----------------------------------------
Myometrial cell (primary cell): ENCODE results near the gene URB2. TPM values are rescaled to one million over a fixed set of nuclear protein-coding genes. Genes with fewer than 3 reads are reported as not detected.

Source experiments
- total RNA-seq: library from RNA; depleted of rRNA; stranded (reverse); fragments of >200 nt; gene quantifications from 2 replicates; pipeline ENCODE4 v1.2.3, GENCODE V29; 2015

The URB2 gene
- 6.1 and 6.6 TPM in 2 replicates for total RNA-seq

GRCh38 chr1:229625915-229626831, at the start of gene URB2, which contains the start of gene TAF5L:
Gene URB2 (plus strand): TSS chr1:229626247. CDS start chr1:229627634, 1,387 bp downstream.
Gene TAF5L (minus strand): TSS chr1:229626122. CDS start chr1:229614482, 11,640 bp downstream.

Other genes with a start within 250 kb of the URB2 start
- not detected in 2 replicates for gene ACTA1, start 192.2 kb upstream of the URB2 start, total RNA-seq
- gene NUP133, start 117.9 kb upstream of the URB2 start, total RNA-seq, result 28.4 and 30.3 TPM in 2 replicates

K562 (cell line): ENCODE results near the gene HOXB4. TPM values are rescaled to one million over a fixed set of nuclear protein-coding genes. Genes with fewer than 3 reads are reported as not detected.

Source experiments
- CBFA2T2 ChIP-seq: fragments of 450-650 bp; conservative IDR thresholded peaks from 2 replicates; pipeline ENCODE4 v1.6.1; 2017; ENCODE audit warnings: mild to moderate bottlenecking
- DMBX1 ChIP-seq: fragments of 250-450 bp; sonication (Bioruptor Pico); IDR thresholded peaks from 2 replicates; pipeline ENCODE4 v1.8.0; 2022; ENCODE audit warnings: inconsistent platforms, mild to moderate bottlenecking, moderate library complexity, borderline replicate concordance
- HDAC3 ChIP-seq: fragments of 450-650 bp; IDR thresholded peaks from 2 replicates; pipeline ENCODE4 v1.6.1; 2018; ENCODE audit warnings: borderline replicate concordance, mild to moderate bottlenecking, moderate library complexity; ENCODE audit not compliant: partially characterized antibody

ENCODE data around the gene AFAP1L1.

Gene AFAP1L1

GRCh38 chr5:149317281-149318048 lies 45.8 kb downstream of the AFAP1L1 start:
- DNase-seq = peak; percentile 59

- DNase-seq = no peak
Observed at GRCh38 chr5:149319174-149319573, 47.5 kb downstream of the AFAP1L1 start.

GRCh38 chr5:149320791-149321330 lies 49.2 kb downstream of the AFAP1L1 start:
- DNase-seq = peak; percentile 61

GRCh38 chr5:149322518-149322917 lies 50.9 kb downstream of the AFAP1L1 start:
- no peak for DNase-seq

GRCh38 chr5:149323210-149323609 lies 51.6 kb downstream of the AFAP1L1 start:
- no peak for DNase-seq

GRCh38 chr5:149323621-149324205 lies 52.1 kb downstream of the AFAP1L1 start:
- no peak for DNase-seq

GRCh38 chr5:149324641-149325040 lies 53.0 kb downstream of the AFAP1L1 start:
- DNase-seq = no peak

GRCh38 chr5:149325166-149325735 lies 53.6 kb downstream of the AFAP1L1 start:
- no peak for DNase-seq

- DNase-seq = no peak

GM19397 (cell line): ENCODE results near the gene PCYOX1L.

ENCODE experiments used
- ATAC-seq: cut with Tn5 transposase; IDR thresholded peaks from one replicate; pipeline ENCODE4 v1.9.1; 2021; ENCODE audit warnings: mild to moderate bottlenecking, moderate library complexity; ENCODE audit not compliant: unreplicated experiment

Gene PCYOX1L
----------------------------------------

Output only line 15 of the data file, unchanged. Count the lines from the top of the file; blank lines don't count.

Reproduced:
- DMBX1 ChIP-seq: fragments of 250-450 bp; sonication (Bioruptor Pico); IDR thresholded peaks from 2 replicates; pipeline ENCODE4 v1.8.0; 2022; ENCODE audit warnings: inconsistent platforms, mild to moderate bottlenecking, moderate library complexity, borderline replicate concordance